Christmas Eve 2015 on the Streets of Berkeley
Volunteers  01.05.16  

Collection of Journal Entries From the Streets of Berkeley

Christmas Eve 2015 on the Streets of Berkeley

Soni Jacques It was a cold crisp night with a full moon. We arrived late… the turkeys were not cooked until 5:30 PM and by the time we had carved them and put them in the pre-heated insulated food server and driven downtown… it was 7:00 PM. A group of cheerful young people, some wearing Santa hats, was gathered in Civic Center Park on Center Street.

They shouted out “Merry Christmas!” to us as we pulled up in our borrowed station wagon in front of the Veteran’s Building.

While Barbara boomed out her usual invitation, “If you’re hungry we have hot food! Step on up.” As each customer came up to the car Barbara handed him or her a Christmas goody bag – a new pair of thick socks and a small plastic bag with clementines, homemade chocolate chip cookies, homemade chocolate bark, and a couple of Hershey Kisses all tied together with a ribbon.

It was hard to tell if they were more excited by the socks or the candy bag but they were pleasantly surprised by this unexpected largesse. Just as were getting ready to close up shop and drive on, a very cold and bedraggled man arrived on a bicycle under a grey poncho. He was very excited to receive our dinner. Watching him with a practiced eye Barbara asked him, “When did you last eat?”

He looked up from the clamshell from which he was industriously gobbling up food, as if afraid someone might take it from him, and replied, “Not sure. Can’t remember.”

Barbara instructed me to give him seconds since he clearly needed them.

We finally left the Veteran’s Building after feeding a few more stragglers and attending to their needs for supplies. Tonight everyone needed pants — pants that we do not have. Barbara told them that she would try to get some for next Sunday.

We continued on our route… down Shattuck Avenue heading south. After giving dinner and a goody bag to one of our regulars near the Downtown Berkeley BART station I noticed a man with a wheely bag and his young son watching us from the sidewalk with interest. He came up to me and asked could he also have some food and I answered with our standard line,

“As long as you don’t have a house key… yes you can have some. This food is made for the homeless that are living on the streets.”

He looked longingly at the containers in the back of our car and said, “My young son is visiting me from Sacramento for Christmas and we have nothing to eat.”

As I served them each a meal and a goody bag he told me that his elementary school-aged son was an honor student and had received many awards. He was a very proud father. Barbara asked the boy what school he went to and he proudly displayed the many badges on his jacket. He was very polite and respectful. The father packed their dinners in their small suitcase and the look of relief on his face was palpable.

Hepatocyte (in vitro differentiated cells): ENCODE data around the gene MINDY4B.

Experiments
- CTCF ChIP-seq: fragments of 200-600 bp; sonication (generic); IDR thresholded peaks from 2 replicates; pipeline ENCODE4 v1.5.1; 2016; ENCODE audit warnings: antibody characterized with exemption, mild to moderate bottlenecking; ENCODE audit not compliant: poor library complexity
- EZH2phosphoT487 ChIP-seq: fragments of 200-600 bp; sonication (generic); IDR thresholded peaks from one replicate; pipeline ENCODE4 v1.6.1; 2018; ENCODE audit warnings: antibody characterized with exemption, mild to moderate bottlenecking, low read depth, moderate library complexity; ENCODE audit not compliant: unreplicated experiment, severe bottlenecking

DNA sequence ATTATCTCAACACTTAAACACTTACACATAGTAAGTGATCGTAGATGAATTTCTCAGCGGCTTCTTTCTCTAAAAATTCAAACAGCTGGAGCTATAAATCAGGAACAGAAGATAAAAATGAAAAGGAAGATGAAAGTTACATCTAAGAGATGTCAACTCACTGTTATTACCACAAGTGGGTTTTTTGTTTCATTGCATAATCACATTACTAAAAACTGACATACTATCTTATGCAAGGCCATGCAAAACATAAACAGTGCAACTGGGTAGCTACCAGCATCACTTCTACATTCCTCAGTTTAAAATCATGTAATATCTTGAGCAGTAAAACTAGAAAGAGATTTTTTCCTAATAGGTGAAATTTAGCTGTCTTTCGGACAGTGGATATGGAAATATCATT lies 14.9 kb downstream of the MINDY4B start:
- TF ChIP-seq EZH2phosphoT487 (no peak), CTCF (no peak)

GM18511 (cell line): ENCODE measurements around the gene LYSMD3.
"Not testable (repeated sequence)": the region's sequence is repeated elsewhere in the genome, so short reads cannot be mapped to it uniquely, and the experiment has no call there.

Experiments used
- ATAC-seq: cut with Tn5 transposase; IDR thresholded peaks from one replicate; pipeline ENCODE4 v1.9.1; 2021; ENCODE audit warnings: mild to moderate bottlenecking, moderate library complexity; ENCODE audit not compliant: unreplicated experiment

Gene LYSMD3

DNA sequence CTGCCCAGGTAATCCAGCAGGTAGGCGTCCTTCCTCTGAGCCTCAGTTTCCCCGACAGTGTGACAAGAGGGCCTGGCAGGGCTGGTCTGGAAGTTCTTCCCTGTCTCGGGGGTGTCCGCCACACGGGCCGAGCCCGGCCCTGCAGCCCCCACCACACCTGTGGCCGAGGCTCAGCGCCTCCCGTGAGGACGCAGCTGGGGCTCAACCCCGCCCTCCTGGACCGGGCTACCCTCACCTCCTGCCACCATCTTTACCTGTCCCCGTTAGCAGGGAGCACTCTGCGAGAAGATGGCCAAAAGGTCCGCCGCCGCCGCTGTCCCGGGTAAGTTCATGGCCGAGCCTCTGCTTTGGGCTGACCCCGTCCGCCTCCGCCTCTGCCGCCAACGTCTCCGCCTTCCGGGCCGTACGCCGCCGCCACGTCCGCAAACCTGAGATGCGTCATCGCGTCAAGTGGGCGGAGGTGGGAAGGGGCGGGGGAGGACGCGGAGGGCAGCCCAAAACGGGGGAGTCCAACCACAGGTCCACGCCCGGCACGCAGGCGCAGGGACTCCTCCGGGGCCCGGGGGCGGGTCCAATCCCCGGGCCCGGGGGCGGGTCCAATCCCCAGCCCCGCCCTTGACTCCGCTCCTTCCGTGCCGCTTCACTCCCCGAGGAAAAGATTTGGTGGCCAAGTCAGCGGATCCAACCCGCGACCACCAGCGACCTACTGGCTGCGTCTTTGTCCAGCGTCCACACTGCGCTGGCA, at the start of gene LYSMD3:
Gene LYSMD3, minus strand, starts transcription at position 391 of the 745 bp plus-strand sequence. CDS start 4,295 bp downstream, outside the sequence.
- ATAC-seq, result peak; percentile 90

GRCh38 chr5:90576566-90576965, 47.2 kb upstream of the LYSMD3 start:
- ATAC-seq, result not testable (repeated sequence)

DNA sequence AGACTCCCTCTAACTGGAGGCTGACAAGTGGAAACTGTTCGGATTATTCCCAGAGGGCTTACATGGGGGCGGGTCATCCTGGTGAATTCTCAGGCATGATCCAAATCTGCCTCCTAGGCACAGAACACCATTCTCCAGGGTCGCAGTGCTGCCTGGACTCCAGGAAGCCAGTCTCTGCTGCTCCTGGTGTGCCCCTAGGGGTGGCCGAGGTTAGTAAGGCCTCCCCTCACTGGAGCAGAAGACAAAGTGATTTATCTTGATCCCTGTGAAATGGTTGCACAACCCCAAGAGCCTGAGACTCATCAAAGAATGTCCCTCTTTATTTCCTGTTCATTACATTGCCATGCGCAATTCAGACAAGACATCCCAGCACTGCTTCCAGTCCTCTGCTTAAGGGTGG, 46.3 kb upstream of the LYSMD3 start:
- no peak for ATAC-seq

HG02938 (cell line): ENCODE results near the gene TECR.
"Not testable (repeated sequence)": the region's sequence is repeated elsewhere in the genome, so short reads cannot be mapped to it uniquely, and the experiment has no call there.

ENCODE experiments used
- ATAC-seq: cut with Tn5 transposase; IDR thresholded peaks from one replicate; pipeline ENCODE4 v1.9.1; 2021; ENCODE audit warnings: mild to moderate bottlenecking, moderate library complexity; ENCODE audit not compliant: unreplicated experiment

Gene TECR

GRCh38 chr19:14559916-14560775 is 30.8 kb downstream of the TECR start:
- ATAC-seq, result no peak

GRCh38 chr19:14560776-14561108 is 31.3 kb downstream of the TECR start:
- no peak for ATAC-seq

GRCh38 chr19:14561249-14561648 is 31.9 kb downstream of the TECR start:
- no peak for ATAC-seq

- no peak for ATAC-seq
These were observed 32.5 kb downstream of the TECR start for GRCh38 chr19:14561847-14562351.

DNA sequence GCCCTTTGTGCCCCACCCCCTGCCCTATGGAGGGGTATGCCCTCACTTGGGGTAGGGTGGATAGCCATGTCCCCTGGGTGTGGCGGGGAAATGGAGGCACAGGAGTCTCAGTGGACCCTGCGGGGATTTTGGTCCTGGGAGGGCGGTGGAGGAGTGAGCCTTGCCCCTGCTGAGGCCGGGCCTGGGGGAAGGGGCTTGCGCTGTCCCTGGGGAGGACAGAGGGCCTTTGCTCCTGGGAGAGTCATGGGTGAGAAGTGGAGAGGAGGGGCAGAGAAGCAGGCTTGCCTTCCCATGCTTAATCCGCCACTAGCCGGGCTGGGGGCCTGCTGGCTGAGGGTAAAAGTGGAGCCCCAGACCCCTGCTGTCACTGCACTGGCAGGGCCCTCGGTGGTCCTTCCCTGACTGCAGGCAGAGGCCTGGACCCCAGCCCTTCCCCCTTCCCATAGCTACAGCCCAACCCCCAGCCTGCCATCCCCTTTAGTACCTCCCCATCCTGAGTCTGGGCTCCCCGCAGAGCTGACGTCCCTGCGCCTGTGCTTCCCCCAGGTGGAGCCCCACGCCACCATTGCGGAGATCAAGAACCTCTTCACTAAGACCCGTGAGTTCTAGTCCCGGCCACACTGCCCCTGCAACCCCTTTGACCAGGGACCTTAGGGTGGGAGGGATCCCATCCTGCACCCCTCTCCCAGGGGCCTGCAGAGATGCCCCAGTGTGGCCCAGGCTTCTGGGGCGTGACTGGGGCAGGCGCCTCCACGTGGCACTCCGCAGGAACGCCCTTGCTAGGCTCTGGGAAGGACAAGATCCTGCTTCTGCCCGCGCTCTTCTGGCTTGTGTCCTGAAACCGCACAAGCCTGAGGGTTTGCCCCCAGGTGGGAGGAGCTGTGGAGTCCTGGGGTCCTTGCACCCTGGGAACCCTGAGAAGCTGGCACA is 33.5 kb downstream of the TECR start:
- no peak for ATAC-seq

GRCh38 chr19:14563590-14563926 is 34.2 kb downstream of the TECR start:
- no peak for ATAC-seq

“God bless you! Now my son and I will have something to eat tonight”.

And he gave us both a big bear hug. They took off waving goodbye… clearly we had two happy customers.

I received many hugs and “God bless you’s!” that night. The look on the faces of the homeless men and women when we handed them a goody bag with socks, first showed surprise, then incredulity and then a big smile would light up their faces and more often than not we heard, “Thank you! God bless you!”

On a side street off Shattuck Avenue we found a couple huddled under a comforter next to a stroller. When I called out, “Excuse me Sir, Madam, would you like a hot Turkey Dinner?”

The comforter was pushed back and a beautiful young woman sat up and smiled sweetly at me and said, “Yes please!”

She had the face of a black Madonna, high cheek-boned and fine featured. As I served her and brought a second meal for her husband, I couldn’t help asking about the stroller. I was afraid that there was a child in there.

“Oh no!” she said, “We use that to carry our possessions.”

“There’s a child on the way soon though,” her husband informed me.

I muttered something about hoping that they found shelter soon and as I returned to the car I shuddered at the thought of trying to care for a baby on the streets. What kind of a Christmas story is that?

On our way back down University Avenue… Barbara sent me to serve a young woman sleeping in a doorway whom she informed me was a vegetarian. Having no appropriate food to offer her I selected one of our best goody bags with a pair of super warm dark blue socks.

When I spoke to the pile of bedclothes a curly head slowly emerged and a sweet smile appeared. She could not have been more than 16 or 17. She had a broad brow, clear grey eyes and an almost angelic face — when I handed her the goody bag with an apology for waking her, her eyes lit up and she took the socks and hugged them to her face as if I had handed her a favorite teddy bear. As she thanked me she slid back inside her sleeping bag covering her head once more.

I was gutted. “What is a beautiful young woman like that doing on the streets?”

After a few more stops we delivered the last of our bread and side dish to “H” our Amish friend at the Post Office for distribution to the sizeable encampment of homeless sleeping there.

H shared a joke with us,

“What goes clip-clop, clip-clop. Bang! Bang!?”

Answer, “An Amish drive-by shooting!”

And so ended our Christmas Eve on the streets of downtown Berkeley.

~   Written by Sonia Jacques


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